A healthy diet and appropriate supplements are important for a new Mother, especially to help facilitate quicker healing. It can also help to prevent exhaustion and low mood postpartum.
Here my top nutrition tips for new Moms!
There isn’t one diet that fits all. However, most people do well with a mix of vegetable and protein rich foods. The core of a healthy diet includes the following:
fresh vegetables (colourful, leafy green, cruciferous, etc.)
whole grains (brown rice, quinoa, steel cut oats)
legumes/beans (chick peas, lentils, all types of beans)
nuts/seeds (tree nuts, hempseeds, flaxseeds, chiaseeds, sunflower, etc.), and
certain meats (free range when possible especially poultry, and certain fish – wild, cooked, and low on list for contaminates – see www.EWG.org or https://davidsuzuki.org for lists).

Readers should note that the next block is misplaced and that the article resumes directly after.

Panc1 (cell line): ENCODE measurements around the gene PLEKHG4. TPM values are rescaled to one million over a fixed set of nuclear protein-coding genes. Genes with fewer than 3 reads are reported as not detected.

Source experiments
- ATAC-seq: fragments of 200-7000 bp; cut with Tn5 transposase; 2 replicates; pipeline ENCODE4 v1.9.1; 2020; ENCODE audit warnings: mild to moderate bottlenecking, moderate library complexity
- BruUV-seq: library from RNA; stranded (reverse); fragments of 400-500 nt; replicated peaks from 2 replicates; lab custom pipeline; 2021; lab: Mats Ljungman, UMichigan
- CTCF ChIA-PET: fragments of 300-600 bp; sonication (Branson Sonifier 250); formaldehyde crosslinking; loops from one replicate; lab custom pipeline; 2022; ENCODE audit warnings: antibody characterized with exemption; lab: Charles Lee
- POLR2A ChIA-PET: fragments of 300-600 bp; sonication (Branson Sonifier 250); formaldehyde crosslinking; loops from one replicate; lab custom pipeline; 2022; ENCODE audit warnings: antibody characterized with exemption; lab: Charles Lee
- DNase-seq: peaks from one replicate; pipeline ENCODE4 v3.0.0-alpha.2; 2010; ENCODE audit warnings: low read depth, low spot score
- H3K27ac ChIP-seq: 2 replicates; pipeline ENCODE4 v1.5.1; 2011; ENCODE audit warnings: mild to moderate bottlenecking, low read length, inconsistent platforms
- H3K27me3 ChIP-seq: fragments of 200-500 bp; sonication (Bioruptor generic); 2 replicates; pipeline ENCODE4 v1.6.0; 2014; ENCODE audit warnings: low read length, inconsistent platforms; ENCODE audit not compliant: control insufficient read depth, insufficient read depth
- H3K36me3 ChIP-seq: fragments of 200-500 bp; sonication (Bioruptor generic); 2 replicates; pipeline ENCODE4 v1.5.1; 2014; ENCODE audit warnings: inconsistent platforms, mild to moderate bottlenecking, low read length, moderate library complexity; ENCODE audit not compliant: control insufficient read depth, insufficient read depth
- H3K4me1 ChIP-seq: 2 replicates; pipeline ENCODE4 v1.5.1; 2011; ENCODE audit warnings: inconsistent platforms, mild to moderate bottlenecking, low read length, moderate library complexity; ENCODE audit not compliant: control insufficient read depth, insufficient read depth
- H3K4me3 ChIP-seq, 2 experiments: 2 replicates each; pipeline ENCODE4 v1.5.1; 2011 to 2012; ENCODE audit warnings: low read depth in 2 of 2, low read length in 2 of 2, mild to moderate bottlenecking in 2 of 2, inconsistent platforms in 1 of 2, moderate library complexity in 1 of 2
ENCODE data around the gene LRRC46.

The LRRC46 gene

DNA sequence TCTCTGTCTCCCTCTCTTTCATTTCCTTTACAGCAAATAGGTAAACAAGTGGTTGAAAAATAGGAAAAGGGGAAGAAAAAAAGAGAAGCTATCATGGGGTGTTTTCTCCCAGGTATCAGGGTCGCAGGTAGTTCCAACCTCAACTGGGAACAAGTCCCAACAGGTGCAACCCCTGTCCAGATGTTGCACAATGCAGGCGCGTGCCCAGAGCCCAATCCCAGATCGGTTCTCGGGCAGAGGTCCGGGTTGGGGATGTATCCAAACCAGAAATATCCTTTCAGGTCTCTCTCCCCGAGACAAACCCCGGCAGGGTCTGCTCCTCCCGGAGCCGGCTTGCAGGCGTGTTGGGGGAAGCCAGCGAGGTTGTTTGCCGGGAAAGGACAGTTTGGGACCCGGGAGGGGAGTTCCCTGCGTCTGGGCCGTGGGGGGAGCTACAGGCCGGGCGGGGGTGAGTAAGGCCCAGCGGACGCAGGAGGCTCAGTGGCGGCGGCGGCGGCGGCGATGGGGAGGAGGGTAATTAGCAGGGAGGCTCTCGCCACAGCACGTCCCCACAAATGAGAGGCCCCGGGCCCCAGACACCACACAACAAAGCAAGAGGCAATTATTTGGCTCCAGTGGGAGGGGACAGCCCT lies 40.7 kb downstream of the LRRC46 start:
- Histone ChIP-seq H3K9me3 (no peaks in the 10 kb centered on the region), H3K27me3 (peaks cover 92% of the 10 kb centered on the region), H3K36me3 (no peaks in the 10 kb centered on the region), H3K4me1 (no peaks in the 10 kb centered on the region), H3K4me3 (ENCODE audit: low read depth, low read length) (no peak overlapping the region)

It is also important to drink plenty of water each day. I usually suggest at least two cups more than when not pregnant or breastfeeding per day. You may find yourself feeling parched after having a baby, especially if you’re breastfeeding!
Choose foods high in tryptophan and tyrosine as these amino acids are important building blocks for serotonin and dopamine (our “happy hormones”). Examples of foods rich in these amino acid rich include: meat, fish, eggs, some dairy options (preferably organic full fat options), oats, fermented soy, nuts and seeds, seaweed, and of course lots of vegetables!
Bone broth provides amazing nutrition for mom to help replace these important proteins and is also rich in minerals.